Candidates touting community- service credentials beat those with ideological credentials every time. It's just the nature of suburban politics, says Ballanfant.
"There's a long tradition in West University of not letting your partisan affiliation influence what happens," says the publisher. "If you have committed your volunteer time in Little League and the city and various other things, it doesn't matter what political party you're in. And I think people were actually offended that there was an attempt to change that."
Democratic Harris County chairwoman Sue Schechter has lived in West U for 18 years and was Janek's predecessor as the area state rep. She says there was a good reason why she never endorsed municipal candidates: "I really respected the constituents there and thought they were very educated voters." Besides, Schechter adds with a laugh, "my opinions weren't going to sway anybody one way or another."
As for Republicans wanting to win the mayorship of West U, Schechter can't imagine why they would covet it. "Unless it's just sort of like a farm team," she says. "That's the only thing I can think of."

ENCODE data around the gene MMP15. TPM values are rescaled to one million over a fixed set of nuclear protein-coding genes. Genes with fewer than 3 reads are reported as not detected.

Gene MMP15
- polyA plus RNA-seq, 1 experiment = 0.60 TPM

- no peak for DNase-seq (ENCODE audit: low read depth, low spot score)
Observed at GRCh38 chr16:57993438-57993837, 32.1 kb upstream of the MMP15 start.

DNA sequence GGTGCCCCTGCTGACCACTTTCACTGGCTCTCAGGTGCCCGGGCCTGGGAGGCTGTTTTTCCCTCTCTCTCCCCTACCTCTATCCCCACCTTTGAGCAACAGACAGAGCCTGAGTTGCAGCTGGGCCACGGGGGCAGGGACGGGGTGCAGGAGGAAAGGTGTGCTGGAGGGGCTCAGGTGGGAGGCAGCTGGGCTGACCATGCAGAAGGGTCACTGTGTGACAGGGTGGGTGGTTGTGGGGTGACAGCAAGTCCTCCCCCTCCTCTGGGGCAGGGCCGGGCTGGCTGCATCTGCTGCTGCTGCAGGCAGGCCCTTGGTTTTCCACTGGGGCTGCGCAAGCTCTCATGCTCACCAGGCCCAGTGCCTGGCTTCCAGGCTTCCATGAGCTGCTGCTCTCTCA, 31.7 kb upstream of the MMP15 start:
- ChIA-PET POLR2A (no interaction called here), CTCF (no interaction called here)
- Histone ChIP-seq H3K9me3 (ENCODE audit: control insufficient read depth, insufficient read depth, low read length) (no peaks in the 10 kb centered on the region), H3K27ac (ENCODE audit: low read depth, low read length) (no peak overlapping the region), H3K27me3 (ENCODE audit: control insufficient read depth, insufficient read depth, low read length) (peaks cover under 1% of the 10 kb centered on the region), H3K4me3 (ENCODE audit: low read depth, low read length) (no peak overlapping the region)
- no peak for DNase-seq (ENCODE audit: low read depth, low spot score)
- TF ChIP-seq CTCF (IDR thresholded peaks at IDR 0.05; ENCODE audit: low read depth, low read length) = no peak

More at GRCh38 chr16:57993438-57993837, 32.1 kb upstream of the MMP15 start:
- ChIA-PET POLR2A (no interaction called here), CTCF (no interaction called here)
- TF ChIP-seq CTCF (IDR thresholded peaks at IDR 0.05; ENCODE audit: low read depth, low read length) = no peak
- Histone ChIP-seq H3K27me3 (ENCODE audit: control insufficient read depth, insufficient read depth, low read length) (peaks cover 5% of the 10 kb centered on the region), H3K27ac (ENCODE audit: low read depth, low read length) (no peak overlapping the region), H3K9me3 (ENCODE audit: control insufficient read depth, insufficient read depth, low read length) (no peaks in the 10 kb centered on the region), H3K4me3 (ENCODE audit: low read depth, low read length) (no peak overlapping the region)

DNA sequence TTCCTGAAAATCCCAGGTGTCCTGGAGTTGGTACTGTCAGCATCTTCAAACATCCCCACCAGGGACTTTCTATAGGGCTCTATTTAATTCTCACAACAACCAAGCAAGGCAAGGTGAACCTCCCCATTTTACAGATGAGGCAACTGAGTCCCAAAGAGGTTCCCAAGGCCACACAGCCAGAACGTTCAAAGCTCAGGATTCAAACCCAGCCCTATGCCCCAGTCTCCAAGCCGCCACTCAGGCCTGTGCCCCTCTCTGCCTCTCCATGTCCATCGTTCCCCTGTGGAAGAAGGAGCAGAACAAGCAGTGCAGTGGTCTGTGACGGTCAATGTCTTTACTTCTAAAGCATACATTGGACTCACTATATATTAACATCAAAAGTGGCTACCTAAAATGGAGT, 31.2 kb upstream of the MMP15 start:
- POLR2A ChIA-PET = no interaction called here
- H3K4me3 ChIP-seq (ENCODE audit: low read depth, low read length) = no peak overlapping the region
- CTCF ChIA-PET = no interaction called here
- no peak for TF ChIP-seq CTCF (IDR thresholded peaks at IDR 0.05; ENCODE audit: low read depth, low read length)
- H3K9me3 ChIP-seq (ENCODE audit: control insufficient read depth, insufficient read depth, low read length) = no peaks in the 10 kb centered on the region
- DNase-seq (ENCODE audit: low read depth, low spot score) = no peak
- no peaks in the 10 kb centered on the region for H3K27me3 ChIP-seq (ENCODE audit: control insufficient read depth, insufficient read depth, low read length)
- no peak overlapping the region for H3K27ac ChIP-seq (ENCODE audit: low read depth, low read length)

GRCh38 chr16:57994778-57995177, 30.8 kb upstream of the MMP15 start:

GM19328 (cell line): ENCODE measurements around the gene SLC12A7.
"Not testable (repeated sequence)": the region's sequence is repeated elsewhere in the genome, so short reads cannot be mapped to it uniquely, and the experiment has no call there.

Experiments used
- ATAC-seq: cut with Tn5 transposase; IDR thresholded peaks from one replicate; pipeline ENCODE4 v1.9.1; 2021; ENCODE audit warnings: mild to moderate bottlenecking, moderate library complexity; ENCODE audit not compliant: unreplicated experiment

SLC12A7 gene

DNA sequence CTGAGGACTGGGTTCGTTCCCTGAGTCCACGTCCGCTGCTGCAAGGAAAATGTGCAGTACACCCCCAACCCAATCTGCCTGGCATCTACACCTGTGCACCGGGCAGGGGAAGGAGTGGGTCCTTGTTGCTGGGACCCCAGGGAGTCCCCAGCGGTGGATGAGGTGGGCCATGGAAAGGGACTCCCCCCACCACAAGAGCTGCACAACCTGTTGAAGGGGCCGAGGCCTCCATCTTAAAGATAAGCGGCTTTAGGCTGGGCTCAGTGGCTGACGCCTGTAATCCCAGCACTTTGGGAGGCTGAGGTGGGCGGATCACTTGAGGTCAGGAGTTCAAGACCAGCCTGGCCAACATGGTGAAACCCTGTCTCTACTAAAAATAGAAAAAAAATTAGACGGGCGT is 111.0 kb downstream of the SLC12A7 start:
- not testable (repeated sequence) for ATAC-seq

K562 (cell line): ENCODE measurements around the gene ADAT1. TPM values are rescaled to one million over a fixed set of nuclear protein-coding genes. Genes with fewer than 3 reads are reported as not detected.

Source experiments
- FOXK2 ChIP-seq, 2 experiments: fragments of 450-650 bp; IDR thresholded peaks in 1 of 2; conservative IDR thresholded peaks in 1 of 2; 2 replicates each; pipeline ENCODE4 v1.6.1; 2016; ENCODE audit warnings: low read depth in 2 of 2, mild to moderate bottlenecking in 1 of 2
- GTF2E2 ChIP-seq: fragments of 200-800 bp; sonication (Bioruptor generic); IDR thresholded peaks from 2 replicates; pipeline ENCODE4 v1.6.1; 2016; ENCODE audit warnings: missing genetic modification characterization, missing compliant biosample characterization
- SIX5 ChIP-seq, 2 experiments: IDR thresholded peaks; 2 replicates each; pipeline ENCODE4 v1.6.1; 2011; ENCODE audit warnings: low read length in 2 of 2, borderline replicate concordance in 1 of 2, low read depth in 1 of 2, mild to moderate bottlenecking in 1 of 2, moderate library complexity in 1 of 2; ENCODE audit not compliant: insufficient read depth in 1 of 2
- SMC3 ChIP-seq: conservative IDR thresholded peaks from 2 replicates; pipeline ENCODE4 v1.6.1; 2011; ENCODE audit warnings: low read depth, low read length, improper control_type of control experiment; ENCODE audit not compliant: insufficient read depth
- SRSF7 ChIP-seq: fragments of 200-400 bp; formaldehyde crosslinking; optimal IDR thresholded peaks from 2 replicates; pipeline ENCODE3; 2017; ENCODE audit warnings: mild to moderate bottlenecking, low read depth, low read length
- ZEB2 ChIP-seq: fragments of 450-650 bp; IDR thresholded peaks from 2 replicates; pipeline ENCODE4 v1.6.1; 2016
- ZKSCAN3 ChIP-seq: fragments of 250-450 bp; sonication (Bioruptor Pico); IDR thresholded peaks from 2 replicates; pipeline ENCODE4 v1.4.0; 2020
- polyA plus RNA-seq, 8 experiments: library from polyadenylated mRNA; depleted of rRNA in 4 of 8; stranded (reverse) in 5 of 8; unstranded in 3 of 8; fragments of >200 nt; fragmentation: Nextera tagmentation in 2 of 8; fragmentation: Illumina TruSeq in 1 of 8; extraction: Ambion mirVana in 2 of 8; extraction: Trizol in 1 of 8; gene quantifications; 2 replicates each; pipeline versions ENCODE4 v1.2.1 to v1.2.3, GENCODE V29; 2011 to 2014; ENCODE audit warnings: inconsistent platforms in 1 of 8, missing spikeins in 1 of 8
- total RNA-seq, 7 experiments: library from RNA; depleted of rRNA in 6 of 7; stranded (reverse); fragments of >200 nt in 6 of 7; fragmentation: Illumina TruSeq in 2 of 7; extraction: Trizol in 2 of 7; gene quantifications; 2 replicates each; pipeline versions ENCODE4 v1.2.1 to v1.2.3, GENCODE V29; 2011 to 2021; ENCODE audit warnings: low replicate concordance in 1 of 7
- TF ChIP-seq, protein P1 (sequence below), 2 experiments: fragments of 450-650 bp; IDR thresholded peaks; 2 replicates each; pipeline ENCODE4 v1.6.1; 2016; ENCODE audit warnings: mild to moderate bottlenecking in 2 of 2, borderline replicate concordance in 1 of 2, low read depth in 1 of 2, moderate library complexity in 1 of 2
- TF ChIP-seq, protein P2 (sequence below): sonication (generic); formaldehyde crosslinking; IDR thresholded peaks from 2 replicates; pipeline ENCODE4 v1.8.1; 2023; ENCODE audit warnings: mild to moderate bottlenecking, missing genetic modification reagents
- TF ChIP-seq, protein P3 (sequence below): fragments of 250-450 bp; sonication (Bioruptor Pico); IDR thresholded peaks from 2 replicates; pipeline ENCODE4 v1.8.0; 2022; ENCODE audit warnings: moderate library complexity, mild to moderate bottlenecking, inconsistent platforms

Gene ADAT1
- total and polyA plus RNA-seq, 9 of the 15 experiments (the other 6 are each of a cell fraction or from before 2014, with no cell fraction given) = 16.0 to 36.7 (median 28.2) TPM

Lewis, a former two-term councilwoman and one-term mayor of West U, has voted in GOP primaries but calls herself an independent "Republicrat." She was taken by surprise when a Polland-crafted brochure endorsing her opponent hit area mailboxes in the campaign's closing stages.
"That's pretty strong," says Lewis of the GOP intrusion into the race. "One's political history really should have nothing to do with serving as mayor of West U or any other municipality."
The inability of partisan endorsements to sway the West U electorate brings to mind the lavishly funded but losing Houston mayoral run of West U émigré Rob Mosbacher against Lee Brown in 1997. Against a candidate with a negative charisma factor, Mosbacher's strong Republican associations doomed him in a city that is so Democratic that Al Gore outpolled George W. Bush last November. All the evidence indicates that you can be a Republican and run for mayor of Houston, but you can't win by making an issue of it.